Sierra Oncology has initiated a Phase III clinical trial to assess its investigational JAK1, JAK2 and ACVR1 inhibitor, momelotinib, for the treatment of myelofibrosis.
Inhibition of JAK1, JAK2 and ACVR1 decreases hepcidin and inflammation, restores iron homeostasis and red blood cells production. The mechanism is said to mitigate anaemia and transfusion dependency, both of which are characteristics of myelofibrosis.
The randomised, double-blind Phase III MOMENTUM trial will investigate the drug in 180 patients who are symptomatic, anaemic and received prior treatment with a JAK inhibitor.
Momelotinib will be compared to danazol, which is used to ameliorate anaemia in patients with myelofibrosis.
The study aims to validate the efficacy of Sierra Oncology’s drug on myelofibrosis symptoms, transfusion independence and splenomegaly.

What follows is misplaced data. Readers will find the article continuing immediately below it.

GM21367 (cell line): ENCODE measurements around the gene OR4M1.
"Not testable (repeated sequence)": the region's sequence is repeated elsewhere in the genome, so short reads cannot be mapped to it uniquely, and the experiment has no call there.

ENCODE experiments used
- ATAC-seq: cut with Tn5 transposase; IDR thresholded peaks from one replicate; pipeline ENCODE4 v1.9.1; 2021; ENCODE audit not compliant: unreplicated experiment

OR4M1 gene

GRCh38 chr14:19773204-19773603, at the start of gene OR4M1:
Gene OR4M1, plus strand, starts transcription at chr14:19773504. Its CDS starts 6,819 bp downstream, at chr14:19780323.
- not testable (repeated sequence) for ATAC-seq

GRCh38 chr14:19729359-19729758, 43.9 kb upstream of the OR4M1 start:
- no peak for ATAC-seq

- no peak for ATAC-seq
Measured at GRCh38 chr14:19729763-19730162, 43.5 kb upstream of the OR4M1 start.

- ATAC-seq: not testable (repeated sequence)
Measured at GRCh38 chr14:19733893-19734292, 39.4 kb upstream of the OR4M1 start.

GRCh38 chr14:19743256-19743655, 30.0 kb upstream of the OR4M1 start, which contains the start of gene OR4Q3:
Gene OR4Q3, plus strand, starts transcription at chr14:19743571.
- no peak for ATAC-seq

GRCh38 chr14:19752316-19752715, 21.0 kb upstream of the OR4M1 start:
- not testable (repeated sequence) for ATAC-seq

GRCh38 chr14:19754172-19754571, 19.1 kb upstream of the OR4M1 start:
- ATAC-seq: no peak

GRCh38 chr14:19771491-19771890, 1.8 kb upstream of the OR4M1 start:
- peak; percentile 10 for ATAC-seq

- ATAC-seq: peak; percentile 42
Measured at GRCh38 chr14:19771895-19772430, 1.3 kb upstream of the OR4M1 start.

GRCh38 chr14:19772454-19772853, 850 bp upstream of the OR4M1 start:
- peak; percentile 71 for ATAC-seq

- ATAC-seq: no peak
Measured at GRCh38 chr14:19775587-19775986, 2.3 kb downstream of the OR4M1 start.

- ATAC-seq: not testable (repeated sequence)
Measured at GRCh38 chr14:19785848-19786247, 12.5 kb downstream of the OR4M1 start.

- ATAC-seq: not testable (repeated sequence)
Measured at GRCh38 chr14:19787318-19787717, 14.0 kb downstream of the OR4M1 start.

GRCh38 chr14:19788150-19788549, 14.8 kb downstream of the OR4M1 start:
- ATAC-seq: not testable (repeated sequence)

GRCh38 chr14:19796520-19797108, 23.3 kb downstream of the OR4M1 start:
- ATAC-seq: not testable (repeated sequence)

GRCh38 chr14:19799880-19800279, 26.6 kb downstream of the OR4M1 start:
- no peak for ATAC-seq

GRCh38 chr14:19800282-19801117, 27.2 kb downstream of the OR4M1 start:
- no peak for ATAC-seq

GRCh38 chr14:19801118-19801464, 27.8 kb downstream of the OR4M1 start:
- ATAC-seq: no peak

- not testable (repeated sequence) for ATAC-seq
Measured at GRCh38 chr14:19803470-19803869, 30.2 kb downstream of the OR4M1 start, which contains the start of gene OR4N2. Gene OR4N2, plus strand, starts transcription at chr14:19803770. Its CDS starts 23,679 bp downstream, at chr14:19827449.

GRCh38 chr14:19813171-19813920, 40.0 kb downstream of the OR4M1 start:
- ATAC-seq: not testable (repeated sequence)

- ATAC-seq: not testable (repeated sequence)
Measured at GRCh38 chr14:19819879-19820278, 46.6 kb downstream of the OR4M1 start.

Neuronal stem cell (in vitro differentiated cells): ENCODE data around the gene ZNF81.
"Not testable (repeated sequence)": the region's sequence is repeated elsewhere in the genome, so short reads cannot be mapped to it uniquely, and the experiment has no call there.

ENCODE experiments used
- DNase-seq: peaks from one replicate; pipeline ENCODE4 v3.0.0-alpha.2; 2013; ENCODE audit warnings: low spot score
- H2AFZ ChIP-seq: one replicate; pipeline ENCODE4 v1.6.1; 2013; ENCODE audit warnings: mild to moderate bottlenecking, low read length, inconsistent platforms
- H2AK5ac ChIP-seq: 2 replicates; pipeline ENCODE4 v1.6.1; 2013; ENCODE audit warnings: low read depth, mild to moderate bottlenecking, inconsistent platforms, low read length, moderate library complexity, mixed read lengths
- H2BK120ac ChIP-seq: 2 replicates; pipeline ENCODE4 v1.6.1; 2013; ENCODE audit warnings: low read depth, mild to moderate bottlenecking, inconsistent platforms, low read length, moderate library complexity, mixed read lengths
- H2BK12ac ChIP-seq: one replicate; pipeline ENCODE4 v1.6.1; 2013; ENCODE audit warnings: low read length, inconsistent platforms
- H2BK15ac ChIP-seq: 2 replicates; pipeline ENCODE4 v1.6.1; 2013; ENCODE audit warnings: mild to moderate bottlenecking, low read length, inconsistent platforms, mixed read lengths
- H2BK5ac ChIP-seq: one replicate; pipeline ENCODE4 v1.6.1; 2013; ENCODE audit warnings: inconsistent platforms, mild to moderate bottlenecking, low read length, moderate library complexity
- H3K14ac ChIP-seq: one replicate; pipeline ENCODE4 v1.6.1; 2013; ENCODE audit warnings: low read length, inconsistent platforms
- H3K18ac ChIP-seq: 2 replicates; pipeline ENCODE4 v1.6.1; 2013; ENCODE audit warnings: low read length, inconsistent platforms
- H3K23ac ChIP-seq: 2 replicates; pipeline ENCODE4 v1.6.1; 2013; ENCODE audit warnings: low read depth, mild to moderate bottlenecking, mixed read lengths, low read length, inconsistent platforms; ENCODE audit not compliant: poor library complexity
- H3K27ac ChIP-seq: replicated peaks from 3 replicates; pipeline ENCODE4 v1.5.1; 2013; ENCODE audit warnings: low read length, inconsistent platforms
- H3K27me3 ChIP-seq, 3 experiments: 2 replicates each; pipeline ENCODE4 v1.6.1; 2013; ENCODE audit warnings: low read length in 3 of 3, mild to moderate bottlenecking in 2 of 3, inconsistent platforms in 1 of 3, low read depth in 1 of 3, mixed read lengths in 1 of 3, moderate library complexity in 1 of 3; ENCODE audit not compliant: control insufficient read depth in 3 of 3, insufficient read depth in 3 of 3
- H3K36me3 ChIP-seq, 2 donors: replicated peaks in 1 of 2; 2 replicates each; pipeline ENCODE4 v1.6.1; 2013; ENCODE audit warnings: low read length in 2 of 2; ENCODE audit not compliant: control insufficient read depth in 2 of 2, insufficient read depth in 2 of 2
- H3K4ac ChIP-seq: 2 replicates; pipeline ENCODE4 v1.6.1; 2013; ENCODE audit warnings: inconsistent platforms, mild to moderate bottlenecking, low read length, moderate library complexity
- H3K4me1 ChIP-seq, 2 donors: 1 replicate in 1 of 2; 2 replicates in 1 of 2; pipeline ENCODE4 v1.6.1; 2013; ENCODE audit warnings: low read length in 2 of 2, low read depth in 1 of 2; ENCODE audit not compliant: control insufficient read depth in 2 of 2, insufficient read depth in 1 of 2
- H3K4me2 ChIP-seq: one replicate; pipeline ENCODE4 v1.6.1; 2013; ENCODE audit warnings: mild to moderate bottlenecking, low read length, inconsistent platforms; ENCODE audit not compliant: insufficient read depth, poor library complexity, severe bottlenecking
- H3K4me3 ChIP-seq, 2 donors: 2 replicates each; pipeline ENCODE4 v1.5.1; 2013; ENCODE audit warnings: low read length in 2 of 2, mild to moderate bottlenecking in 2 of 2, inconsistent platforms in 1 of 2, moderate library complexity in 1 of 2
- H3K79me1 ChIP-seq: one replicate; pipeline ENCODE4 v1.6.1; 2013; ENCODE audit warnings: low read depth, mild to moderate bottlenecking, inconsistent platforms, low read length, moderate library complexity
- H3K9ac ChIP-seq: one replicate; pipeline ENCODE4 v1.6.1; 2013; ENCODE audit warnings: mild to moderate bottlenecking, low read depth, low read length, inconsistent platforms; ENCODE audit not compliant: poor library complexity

The primary endpoint is the total symptom score (TSS) response rate at week 24.
Additional outcome measures include Transfusion Independence (TI) rate and splenic response rate (SRR) at week 24, TSS response duration to week 48 and patient-reported fatigue and physical function, among others.
Sierra Oncology chief development officer Dr Barbara Klencke said: “MOMENTUM is designed to confirm the array of benefits observed in prior Phase III studies, where momelotinib demonstrated a unique ability to improve anaemia and reduce transfusion dependency in patients with myelofibrosis, while also providing clinically comparable benefits on constitutional symptoms and enlarged spleens to other JAK inhibitors.”
The company intends to activate global trial sites in the near future. Top-line results from the trial are expected to be reported in the fourth quarter of 2021.
Sierra added that the company received the capital required to bring momelotinib towards potential commercialisation.
The company also revised its asset purchase agreement for the drug with Gilead Sciences. The new terms will see Gilead become a stockholder in Sierra.
In return, there will be a decrease in annual royalties to be paid by Sierra to Gilead upon commercialisation of the drug.